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Dual band wireless n, how does it differ from non dual band?

Discussion in 'Networking & Security' started by Hybrid_theory, May 6, 2009.

  1. Hybrid_theory

    Hybrid_theory New Member

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    Done a bit of searching, havent found any explicit articles on this.
  2. Mussels

    Mussels Moderprator Staff Member

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    dual band would merely mean its running two different frequencies at once.
    In theory, where one gets intereference, the other could be immune and function normally.

    I dont know any of it as fact, thats just my inference from the name.
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  3. 95Viper

    95Viper

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    στο άλφα έως ωμέγα
  4. Hybrid_theory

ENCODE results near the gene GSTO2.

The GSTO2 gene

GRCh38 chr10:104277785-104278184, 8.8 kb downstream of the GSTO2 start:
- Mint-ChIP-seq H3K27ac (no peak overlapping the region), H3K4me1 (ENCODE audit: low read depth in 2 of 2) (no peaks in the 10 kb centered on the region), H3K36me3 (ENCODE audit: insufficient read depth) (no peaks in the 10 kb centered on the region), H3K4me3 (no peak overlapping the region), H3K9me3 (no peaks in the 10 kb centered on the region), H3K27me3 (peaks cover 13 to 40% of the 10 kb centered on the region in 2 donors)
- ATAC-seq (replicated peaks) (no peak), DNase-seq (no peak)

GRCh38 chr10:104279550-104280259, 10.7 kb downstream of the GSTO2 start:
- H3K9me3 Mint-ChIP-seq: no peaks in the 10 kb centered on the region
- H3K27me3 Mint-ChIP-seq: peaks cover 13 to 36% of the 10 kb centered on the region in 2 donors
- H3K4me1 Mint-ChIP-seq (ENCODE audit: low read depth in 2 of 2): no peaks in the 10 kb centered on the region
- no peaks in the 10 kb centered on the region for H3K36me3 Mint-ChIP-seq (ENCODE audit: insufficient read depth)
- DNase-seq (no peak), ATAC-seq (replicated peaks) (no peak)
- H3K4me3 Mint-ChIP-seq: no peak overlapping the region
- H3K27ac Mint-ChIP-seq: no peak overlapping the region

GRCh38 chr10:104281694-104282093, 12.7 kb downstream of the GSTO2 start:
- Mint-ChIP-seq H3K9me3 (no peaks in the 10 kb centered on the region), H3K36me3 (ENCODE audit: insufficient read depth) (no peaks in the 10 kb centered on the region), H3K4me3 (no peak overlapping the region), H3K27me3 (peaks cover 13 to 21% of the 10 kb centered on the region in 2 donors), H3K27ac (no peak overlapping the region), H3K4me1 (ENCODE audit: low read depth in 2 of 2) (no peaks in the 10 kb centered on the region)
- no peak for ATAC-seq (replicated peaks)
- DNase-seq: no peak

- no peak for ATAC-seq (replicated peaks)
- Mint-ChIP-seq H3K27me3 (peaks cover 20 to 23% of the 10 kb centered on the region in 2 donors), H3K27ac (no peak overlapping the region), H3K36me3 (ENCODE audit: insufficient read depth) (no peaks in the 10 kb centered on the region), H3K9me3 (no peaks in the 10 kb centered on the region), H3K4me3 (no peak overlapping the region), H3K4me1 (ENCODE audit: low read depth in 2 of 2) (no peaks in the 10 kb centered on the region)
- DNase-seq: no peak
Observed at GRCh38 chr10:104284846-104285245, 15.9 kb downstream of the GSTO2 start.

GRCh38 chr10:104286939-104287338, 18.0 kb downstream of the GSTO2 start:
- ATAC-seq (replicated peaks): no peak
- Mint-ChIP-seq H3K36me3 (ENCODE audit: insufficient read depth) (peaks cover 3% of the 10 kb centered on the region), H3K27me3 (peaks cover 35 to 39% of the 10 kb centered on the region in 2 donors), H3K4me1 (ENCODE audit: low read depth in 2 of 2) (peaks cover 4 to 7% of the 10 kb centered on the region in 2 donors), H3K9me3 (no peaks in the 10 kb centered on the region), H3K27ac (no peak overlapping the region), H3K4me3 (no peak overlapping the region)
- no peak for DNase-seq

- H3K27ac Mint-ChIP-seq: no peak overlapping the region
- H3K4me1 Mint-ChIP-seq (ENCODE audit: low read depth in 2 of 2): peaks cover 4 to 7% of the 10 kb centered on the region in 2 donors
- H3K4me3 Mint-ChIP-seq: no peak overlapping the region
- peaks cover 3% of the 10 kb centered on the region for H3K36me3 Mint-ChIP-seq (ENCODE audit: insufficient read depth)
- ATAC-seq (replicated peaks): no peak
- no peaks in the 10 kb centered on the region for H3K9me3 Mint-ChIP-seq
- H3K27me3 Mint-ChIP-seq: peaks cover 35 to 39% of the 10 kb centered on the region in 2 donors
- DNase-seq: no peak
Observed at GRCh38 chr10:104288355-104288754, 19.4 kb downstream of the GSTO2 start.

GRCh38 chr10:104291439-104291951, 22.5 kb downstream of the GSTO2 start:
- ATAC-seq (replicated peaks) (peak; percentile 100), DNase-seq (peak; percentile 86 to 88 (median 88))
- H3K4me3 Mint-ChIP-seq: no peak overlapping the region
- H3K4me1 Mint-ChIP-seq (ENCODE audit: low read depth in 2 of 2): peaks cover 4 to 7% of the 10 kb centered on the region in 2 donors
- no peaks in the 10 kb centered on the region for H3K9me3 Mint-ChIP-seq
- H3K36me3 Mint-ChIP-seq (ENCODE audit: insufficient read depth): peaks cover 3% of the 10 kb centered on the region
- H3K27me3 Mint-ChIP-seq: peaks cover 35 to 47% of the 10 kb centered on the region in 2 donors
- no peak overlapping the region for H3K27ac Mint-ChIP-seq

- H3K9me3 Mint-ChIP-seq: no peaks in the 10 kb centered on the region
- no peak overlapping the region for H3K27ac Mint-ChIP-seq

Hybrid_theory New Member

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    MMk, so is it mostly just redundancy it provides then? Or is there a performance and/or range increase as well?
  5. FordGT90Concept

    FordGT90Concept "I go fast!1!11!1!"

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    It allows two wireless networks to be ran from the same device. It does not offer redundancy because all clients can only connect to one or the other. The only way it would be redundant is if your computer had two Wireless N devices--one operating at 2.4 GHz and one operating at 5.0 GHz.

    In my opinion, it is useless 99% of the time. There's an odd scenario (like having a public an private wireless network or to double the bandwidth of a single client) where it comes in handy but for home use, that is few and far between.
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    Crunching for Team TPU

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